Leave Jeremy Lin Alone

by braingrump

Jeremy Lin made a bit of a splash this year in basketball. He was a part of a DII state championship team in high school, but no one offered him a basketball scholarship. He ended up going to Harvard, a school not known for its basketball program. He ended up being the top 10 in the Ivy League in eight categories, including scoring, shot percentage, rebounds, and assists.

Regardless of all this, Jeremy Lin ended up undrafted. However, the Mavericks invited him to play for them in the summer league. This is when he started to catch more attention from recruiters and spectators. In his big game against the Wizards, Jeremy Lin stole the show from the #1 draft pick John Wall. By the end of the game, most of the people in the audience were cheering for him.

Soon after the league ended, we started hearing news of teams who were interested in him. The Mavericks were in talks with him. He had some calls from the Lakers. The Warriors, who were going through a change in ownership at the time, ended up giving Jeremy an offer: A two-year contract, $500,000 in the first year with half guaranteed. Jeremy accepted.

This is when he became a big story. A local guy who matched up against John Wall has chosen to join the Golden State Warriors at a time when the team was going through exciting changes. Oh, did I mention that he is the first fully Asian player to play in the NBA in decades? All of a sudden, he became a superstar before he even played his first game.

Is this necessarily a good thing? It is great for the Asian American community, to be sure. But how will rocketing to fame affect him as a player? According to the Mercury News,  the crowd grew the loudest during the Warriors’ first pre-season game when Jeremy stepped off the bench. They went on to rock the Oracle Arena every time he did something. Anything.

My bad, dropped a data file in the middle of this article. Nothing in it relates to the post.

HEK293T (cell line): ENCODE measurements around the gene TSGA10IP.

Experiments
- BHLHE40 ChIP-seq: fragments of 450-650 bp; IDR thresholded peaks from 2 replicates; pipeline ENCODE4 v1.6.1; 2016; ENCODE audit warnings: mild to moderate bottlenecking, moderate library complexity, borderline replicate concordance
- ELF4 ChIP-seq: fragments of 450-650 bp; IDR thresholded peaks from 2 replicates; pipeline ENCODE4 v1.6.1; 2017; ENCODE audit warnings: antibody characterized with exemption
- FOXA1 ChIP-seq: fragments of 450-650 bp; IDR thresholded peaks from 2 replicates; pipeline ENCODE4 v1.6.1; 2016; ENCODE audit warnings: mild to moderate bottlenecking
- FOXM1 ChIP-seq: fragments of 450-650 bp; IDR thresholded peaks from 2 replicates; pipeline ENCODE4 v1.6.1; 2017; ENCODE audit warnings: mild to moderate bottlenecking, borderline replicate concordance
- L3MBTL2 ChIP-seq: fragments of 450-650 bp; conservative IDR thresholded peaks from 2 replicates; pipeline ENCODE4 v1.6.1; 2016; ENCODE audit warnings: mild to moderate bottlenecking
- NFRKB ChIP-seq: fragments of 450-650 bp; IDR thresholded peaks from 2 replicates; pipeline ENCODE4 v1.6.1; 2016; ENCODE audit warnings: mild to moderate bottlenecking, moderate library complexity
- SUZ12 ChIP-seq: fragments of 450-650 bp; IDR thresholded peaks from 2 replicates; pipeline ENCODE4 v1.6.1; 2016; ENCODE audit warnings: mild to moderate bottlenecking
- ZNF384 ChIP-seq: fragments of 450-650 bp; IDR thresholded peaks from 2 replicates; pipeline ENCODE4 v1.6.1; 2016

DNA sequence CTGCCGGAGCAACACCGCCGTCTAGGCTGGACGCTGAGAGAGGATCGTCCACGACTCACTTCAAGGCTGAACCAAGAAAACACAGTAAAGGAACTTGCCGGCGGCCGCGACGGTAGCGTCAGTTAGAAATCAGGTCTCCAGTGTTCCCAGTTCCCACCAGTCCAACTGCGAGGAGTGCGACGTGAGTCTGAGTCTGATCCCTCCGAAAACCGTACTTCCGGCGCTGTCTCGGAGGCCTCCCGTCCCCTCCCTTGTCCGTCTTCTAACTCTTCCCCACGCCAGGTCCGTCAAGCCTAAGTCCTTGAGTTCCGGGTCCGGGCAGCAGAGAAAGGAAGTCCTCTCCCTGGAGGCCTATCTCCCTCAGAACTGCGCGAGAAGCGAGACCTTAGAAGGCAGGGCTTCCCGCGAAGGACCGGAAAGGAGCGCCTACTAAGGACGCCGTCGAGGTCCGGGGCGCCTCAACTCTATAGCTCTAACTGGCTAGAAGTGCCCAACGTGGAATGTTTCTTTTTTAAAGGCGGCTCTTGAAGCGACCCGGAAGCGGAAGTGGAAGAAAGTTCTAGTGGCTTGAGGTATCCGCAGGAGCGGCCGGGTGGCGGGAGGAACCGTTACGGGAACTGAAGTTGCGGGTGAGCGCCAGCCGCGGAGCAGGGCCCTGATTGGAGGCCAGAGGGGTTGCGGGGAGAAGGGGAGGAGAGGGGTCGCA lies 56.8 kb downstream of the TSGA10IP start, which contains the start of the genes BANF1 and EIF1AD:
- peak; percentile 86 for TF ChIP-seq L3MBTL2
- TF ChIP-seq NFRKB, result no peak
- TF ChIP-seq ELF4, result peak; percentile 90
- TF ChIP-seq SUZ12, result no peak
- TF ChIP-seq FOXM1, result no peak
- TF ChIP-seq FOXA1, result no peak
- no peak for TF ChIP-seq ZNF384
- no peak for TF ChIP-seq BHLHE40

This trend continued in the following Warriors games. Even if he was in for two minutes, the audience reaction to his every action were noticeable. The Warriors’ new coach, Keith Smart, has tried to put him in at moments of high intensity or fast pace. Like most rookies, Jeremy couldn’t keep up quite yet. With so much support though, he can’t help but feel some pressure.

Jeremy Lin is a pioneer for Asian Americans in the NBA. He is a smart basketball player, with a good range of skills. Even he tells reporters that he wants the fans to know that he will not be MVP this year. The fame and celebrity status that we have given him may actually have a negative impact on him. Watch this video, for example.



He doesn’t need this. Not yet. Let him develop into a player that he wants to be, not what we want him to be. He needs to keep his head clear, and we are clouding his thinking with unrealistic expectations. When people outside of the Asian American community can look at his highlights and say that he is a very good player, that is when he will be breaking stereotypes.